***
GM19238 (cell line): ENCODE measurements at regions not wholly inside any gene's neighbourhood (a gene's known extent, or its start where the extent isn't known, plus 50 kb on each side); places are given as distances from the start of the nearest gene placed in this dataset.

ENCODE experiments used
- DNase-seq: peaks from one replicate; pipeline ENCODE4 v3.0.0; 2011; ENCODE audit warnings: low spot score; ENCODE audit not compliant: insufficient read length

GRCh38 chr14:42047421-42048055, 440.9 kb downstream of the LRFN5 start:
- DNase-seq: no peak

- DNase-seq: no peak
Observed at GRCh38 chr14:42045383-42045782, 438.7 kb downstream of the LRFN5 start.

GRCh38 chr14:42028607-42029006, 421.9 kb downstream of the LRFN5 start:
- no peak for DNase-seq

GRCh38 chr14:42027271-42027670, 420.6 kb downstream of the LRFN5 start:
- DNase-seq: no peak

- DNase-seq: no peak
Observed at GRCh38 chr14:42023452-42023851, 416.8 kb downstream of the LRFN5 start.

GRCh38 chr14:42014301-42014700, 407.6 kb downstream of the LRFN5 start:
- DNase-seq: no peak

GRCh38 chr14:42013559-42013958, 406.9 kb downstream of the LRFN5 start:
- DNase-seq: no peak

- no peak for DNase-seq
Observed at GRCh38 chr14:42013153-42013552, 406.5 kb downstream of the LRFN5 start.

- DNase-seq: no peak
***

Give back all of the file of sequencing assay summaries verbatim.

GM19238 (cell line): ENCODE measurements at regions not wholly inside any gene's neighbourhood (a gene's known extent, or its start where the extent isn't known, plus 50 kb on each side); places are given as distances from the start of the nearest gene placed in this dataset.

ENCODE experiments used
- DNase-seq: peaks from one replicate; pipeline ENCODE4 v3.0.0; 2011; ENCODE audit warnings: low spot score; ENCODE audit not compliant: insufficient read length

GRCh38 chr14:42047421-42048055, 440.9 kb downstream of the LRFN5 start:
- DNase-seq: no peak

- DNase-seq: no peak
Observed at GRCh38 chr14:42045383-42045782, 438.7 kb downstream of the LRFN5 start.

GRCh38 chr14:42028607-42029006, 421.9 kb downstream of the LRFN5 start:
- no peak for DNase-seq

GRCh38 chr14:42027271-42027670, 420.6 kb downstream of the LRFN5 start:
- DNase-seq: no peak

- DNase-seq: no peak
Observed at GRCh38 chr14:42023452-42023851, 416.8 kb downstream of the LRFN5 start.

GRCh38 chr14:42014301-42014700, 407.6 kb downstream of the LRFN5 start:
- DNase-seq: no peak

GRCh38 chr14:42013559-42013958, 406.9 kb downstream of the LRFN5 start:
- DNase-seq: no peak

- no peak for DNase-seq
Observed at GRCh38 chr14:42013153-42013552, 406.5 kb downstream of the LRFN5 start.

- DNase-seq: no peak